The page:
Residents were invited to contribute to the redesign of the J.R. O’Neal Botanic Gardens on Friday at Queen Elizabeth II Park during a day-long public meeting.
The 2.87-acre garden was declared a National Park in 1979 to preserve its diverse array of plants for conservation, education, tourism and recreation, but it was badly damaged in the 2017 hurricanes.
On Friday officials from the National Parks Trust and other stakeholders presented ideas for the design stage, touching on topics including conservation, climate change resiliency, energy efficiency, eco-tourism, and botanic garden trends and best practices.
Sian Seys-Evans, an architect with OBMI, said several schoolchildren came by to contribute their input, with one child favouring palm trees and another suggesting that the park mirror Kew Gardens in the United Kingdom.
Much of the discussion, she said, centred around reconfiguring the entrance to a more pedestrian-friendly location and connecting the park to different spaces around Road Town.
Other ideas included turning Station Avenue into a one-way street and creating an additional pedestrian lane, as well as plotting smaller areas of the garden around Road Town to “encourage people to walk through the town and have mini-experiences.”
Lynda Varlack, acting director of the NPT, said the restoration is being funded in part by a $500,000 grant from the Recovery and Development Agency, but that her agency is seeking additional sponsors to develop a “world-class” garden.
She said the partners are trying to make the gardens both as environmentally responsible and as educational as possible.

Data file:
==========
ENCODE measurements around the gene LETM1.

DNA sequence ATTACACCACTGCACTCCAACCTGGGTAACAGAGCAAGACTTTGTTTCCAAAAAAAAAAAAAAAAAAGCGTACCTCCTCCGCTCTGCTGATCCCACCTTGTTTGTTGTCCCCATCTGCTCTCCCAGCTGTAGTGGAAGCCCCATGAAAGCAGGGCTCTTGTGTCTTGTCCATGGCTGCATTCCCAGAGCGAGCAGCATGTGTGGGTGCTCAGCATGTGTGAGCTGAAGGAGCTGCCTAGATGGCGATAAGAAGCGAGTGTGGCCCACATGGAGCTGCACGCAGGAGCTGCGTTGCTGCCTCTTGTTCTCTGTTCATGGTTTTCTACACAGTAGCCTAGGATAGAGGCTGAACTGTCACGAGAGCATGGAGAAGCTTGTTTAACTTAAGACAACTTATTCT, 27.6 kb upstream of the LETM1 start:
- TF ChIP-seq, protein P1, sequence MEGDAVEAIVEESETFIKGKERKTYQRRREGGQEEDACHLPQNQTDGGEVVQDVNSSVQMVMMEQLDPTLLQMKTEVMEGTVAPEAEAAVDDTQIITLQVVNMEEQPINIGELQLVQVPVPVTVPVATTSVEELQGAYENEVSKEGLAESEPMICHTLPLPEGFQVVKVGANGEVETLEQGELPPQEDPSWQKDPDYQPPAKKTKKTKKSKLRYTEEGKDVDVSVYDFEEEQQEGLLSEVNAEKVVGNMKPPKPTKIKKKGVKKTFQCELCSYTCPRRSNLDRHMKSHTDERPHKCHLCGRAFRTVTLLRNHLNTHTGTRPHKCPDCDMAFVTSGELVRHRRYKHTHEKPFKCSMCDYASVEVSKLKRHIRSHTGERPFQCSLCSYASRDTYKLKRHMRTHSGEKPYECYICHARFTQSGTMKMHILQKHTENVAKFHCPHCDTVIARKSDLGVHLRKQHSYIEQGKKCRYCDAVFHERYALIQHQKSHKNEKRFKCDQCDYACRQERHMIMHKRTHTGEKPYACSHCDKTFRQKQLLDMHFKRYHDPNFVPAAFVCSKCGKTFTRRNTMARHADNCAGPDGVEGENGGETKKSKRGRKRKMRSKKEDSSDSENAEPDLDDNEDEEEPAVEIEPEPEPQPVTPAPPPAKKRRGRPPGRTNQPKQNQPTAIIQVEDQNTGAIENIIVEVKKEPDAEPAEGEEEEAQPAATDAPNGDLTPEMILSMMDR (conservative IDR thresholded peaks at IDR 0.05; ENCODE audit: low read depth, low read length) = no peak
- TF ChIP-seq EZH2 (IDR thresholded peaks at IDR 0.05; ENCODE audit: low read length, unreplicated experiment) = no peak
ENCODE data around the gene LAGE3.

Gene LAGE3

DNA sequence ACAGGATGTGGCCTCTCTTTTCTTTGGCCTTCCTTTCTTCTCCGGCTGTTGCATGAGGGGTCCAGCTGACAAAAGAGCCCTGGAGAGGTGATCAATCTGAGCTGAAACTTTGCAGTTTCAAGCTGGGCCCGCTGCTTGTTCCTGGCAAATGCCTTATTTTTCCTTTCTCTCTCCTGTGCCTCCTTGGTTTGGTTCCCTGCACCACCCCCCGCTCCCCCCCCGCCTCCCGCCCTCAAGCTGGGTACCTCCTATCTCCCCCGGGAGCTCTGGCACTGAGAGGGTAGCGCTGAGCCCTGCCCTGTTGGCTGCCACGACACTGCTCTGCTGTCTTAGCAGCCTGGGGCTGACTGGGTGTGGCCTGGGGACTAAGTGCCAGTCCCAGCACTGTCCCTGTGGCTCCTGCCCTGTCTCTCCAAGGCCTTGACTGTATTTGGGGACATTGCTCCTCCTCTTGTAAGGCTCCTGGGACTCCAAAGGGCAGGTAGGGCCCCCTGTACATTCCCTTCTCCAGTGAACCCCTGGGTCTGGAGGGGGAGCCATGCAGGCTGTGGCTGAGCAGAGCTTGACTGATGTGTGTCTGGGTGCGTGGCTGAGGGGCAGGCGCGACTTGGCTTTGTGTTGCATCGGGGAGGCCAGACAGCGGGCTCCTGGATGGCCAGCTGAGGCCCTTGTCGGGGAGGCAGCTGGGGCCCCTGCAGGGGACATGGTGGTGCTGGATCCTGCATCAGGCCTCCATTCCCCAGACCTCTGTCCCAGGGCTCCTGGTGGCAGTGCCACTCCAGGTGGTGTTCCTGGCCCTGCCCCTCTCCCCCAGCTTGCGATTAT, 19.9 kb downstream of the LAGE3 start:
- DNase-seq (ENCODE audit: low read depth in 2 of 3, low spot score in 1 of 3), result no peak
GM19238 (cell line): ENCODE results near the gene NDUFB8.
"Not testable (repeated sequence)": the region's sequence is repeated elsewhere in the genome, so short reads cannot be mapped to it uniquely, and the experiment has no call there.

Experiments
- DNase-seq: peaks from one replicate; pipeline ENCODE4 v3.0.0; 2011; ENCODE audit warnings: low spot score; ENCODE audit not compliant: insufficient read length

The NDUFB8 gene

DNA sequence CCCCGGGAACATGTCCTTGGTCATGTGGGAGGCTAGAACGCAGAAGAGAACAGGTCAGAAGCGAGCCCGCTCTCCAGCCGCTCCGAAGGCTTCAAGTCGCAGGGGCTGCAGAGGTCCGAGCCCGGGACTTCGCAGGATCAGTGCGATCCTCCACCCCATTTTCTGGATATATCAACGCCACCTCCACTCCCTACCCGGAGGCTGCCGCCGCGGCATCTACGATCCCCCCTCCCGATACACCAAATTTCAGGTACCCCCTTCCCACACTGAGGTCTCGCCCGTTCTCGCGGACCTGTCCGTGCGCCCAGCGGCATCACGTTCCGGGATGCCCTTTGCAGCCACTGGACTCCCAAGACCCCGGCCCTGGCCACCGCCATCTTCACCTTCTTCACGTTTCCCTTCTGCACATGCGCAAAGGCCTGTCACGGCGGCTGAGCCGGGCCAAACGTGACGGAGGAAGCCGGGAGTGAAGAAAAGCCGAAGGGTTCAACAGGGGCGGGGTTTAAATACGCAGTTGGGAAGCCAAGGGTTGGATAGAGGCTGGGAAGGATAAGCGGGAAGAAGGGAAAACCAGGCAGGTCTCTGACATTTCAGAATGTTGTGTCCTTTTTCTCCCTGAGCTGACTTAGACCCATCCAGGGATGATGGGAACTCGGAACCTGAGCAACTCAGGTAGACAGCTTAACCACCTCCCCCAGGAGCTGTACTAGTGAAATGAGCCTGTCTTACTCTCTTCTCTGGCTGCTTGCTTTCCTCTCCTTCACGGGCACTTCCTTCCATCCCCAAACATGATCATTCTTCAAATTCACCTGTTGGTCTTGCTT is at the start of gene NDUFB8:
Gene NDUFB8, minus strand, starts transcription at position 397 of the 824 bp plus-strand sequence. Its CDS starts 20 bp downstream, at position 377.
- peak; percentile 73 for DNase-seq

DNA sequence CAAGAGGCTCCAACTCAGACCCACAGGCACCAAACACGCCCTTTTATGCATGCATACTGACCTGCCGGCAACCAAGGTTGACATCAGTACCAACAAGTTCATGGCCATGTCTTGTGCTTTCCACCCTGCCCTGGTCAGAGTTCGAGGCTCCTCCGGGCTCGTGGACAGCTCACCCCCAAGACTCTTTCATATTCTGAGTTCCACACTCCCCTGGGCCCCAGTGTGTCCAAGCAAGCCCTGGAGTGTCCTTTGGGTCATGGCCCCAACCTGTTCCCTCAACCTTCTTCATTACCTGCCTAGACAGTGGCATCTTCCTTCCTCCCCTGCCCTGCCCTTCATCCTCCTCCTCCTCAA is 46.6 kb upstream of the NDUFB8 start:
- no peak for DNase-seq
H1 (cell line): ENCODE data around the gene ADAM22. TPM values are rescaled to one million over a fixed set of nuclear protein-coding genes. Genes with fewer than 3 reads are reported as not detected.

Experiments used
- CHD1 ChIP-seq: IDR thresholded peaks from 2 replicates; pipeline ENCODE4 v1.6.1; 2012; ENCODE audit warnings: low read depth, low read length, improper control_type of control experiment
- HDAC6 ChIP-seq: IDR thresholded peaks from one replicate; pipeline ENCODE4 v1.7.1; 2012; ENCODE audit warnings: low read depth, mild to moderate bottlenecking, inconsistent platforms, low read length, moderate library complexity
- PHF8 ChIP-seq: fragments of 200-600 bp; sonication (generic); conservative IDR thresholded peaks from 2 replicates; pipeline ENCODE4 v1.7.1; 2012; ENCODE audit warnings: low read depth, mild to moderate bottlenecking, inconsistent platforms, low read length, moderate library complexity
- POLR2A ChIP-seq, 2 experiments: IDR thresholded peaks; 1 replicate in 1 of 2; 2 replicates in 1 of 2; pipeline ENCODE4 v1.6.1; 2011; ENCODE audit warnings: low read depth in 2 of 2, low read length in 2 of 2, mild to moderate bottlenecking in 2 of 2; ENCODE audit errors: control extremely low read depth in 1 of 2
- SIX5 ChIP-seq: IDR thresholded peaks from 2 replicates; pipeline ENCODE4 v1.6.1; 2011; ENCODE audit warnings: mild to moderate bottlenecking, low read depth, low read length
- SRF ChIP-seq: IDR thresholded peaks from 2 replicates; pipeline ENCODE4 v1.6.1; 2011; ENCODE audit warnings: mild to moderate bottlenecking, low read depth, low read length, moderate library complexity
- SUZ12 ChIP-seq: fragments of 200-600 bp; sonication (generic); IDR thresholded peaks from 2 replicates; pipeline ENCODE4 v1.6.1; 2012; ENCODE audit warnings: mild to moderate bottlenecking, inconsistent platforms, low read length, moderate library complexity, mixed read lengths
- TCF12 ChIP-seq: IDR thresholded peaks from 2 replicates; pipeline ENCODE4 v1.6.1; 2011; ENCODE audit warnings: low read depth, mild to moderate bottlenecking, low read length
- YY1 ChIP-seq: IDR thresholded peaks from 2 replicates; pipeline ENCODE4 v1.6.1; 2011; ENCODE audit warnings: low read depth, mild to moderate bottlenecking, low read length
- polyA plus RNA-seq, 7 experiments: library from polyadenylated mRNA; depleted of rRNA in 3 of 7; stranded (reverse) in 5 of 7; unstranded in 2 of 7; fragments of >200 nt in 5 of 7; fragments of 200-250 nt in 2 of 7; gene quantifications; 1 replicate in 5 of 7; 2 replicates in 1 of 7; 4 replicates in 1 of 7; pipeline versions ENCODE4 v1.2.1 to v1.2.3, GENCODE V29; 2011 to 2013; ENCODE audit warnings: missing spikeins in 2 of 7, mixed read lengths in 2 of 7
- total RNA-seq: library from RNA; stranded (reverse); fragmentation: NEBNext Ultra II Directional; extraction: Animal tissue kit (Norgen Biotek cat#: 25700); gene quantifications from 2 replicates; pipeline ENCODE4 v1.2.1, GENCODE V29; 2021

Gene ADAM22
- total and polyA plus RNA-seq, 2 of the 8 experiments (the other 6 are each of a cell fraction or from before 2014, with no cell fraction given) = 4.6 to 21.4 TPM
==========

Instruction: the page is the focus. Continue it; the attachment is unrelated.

Ms. Varlack admitted she was disappointed in the low turnout at the meeting, but she was impressed by the passion of those who did attend.
Workshops during the day focused on different considerations for the park. For instance, one focused on making the gardens financially feasible, while another looked at the balance between the educational and recreational aspects of the facility.
“It needs to be not just a place of recreation but also a spot for learning and really servicing the schools and the education system, and the students who have come up through that should be able to see the garden and the wider Virgin Islands as their research lab,” she said. “It’s a living laboratory that we’re in. And we have interest from persons from around the world that want to come here and study things. Our students need to be afforded that opportunity and to be inspired to do so, so that they can become the future of environmental managers.”